After reading this article you will learn about the break-even point of an enterprise.
Every enterprise has a break-even point which is the critical criterion of its probable profit range at a given or estimated volume of business. Profit must not be viewed as an earning by chance or luck. It has to be scientifically planned for.
An entrepreneur does not plunge into business blindly with the uncertain hope of earning profit or getting lost. The costs and the sales factors have to be analysed in detail. The break-even charts are drawn in order to find out the range of profit- zones for the proposed enterprise.
Break-even analysis is a scientific method of evaluating the profit potential of a business concern. It is the appraisal of the revenues and costs of an enterprise in the context of its volumes of sales. The main aim is to determine that volume of sales at which the firm’s costs and revenues will be equal.
Break-even point, in other words, is that stage of the particular business enterprise at which its volume of business is such that it earns enough to cover all its expenses, but earns no profit, nor incurs any loss. The break-even point is computed on the basis of fixed and variable costs. The point at which the firm is available to sell sufficient units of output to cover the fixed costs is known as the B. E. P. (Break -Even Point).
Suppose fixed costs in a proposed enterprise are estimated to be Rs. 15,000.00 per year while variable costs are estimated at Rs. 5.00 per unit. The selling price is to be fixed at Rs. 7.00 per unit.
The Break-Even point (B. E. P.) for this enterprise would be:
It means that the above-said proposed enterprise shall have to sell the minimum of 7,500 units of its product per year to be able to just cover all its costs and avoid any loss. Thus B. E. P. is that point in functioning of a business enterprise at which only the costs are covered, there is no profit. It follows from the above analysis that only if the market survey made by the promoters indicates a sales forecast higher than 7,500 units per year, the proposed firm can be considered to have the profit potentials.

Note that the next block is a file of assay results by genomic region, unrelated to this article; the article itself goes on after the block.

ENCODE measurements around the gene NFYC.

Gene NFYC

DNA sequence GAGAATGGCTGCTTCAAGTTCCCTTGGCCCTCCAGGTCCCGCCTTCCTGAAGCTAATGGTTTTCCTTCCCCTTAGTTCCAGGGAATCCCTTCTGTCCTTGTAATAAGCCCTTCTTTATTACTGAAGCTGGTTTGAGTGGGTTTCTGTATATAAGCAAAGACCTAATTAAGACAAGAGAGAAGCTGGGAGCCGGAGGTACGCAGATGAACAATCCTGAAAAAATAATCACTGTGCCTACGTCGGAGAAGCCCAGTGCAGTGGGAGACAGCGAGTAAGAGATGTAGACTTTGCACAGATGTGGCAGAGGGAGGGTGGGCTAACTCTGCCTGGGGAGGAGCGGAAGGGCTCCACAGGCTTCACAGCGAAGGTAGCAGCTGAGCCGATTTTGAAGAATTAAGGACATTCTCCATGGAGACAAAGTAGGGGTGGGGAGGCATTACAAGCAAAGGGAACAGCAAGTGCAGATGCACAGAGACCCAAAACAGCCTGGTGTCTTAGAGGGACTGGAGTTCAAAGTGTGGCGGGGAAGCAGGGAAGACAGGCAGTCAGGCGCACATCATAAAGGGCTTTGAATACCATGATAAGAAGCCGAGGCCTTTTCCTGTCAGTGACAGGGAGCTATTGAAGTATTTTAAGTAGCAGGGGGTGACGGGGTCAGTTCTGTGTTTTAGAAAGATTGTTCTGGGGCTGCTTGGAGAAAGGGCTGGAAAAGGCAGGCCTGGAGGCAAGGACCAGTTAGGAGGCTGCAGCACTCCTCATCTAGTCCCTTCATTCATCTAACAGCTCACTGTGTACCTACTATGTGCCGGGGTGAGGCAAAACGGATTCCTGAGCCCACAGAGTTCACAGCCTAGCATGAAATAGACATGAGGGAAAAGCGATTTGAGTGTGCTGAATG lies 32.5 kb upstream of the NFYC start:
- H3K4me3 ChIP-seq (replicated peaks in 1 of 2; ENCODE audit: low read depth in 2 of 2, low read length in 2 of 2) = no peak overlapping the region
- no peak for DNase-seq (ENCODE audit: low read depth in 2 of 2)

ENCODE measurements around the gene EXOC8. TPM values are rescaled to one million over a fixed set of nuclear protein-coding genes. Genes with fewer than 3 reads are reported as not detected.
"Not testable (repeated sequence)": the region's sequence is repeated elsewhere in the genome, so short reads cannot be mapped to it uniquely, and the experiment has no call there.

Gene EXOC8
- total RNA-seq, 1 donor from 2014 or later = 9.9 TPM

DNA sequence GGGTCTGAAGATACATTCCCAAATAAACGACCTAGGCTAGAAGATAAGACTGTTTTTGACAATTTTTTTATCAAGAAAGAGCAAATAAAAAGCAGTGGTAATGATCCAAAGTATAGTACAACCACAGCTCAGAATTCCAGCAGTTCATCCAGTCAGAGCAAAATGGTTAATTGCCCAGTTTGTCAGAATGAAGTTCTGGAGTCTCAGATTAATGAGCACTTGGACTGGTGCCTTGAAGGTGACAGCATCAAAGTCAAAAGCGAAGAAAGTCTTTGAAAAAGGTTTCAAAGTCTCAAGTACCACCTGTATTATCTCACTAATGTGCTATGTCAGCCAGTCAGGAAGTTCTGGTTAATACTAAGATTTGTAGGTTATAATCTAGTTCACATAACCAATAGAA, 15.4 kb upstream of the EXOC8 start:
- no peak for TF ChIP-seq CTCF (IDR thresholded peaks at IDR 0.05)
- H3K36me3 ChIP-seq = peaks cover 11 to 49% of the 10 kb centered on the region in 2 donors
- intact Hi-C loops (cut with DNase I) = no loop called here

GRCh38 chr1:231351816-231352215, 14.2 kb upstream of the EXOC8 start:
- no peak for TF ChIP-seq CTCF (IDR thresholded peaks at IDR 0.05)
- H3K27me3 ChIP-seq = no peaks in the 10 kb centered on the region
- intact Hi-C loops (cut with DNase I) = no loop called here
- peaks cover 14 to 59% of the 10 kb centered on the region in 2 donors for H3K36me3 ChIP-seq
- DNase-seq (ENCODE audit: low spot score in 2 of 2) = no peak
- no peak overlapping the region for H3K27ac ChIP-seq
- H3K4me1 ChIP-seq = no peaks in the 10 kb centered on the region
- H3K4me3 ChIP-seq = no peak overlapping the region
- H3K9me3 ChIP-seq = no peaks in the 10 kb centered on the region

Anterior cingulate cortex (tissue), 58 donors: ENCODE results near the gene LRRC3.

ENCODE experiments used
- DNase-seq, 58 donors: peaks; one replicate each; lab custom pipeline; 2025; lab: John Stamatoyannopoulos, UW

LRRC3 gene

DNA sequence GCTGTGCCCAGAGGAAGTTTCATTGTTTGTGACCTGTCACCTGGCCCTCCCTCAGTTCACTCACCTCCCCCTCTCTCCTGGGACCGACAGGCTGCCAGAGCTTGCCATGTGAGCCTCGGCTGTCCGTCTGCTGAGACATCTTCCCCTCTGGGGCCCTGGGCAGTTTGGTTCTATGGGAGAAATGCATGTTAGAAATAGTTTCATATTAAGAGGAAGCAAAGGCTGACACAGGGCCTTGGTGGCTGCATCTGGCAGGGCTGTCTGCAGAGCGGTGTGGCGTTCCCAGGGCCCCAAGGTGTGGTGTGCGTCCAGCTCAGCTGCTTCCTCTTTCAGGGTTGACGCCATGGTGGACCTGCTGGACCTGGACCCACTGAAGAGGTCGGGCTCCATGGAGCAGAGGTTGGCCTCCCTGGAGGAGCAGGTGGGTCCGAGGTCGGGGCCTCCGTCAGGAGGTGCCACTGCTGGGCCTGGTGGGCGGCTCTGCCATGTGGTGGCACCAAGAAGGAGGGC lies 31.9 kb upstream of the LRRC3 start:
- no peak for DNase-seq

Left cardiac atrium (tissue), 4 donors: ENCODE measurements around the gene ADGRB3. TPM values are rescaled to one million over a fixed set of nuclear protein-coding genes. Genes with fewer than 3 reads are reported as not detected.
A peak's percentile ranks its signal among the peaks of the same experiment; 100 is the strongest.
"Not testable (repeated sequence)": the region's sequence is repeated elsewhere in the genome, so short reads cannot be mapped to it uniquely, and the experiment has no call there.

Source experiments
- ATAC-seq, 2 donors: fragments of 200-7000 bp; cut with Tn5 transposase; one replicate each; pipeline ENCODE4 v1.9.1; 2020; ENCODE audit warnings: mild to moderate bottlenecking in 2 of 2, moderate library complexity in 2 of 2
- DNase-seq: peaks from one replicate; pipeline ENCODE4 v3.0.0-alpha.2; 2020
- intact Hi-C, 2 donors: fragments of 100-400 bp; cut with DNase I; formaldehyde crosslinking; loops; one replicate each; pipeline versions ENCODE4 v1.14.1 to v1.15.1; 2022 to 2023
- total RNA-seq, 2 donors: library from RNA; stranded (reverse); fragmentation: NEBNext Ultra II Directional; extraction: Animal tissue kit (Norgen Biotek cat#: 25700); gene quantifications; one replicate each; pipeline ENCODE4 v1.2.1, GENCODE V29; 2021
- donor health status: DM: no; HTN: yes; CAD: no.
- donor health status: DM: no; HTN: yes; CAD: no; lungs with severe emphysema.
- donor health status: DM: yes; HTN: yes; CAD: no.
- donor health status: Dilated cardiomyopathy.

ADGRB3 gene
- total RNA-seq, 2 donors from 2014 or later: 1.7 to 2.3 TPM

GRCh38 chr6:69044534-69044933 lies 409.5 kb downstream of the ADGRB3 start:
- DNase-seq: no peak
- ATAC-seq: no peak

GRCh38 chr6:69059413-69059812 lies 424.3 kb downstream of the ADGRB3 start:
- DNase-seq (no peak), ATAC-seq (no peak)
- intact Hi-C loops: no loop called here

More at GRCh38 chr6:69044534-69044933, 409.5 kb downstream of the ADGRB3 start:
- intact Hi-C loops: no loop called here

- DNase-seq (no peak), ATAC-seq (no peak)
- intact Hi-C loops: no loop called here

Following examples will make the point clear:
A. At the break-even point:
The firm sells 7,500 units of product at the rate of Rs. 7.00 per unit. The variable costs are Rs. 5.00 per unit and the fixed costs are Rs. 15000.00.
It would work out as under:
B. At higher than the B. E. P.:
The firm can sell 10,000 units at the rate of Rs. 7.00 per unit, the variable costs and fixed costs are as above.
Now the position would be as under:
Break even chart is graphically represented on the assumption that fixed costs remain constant and variable costs change with the change in the volume of sales.
Units of production are shown in Fig. 19.2 along the X-axis, and costs and revenue are shown along the Y-axis. The fixed costs are signified by the straight line FC and variable costs are recorded above the fixed cost line FC; thus the TC line represents Total Costs, i.e. fixed costs plus variable costs. The line TR indicates total revenue from sales at a given selling price.
The point at which TC and TR lines intersect is where the firm reaches the break-even point (no profit, no loss at P volume). If sales remain left to the BEP there would be loss to firm, if the sales go to the right to the BEP, there is possibility of profits.
The promoters can construct bread-even charts on the basis of estimated sales and costs and find out the profit or loss zones. If their forecasts of sales are above the BEP, they would proceed with the efforts to establish or expand the enterprise with the mobilisation of necessary investments and assets. If their sales forecasts lie below the BEP they have to think twice before starting the operations.
Even after the firm has been established break-even analysis is helpful in measuring the effects of change in price, costs, expansion of capacity, evaluating sales promotion activities, etc.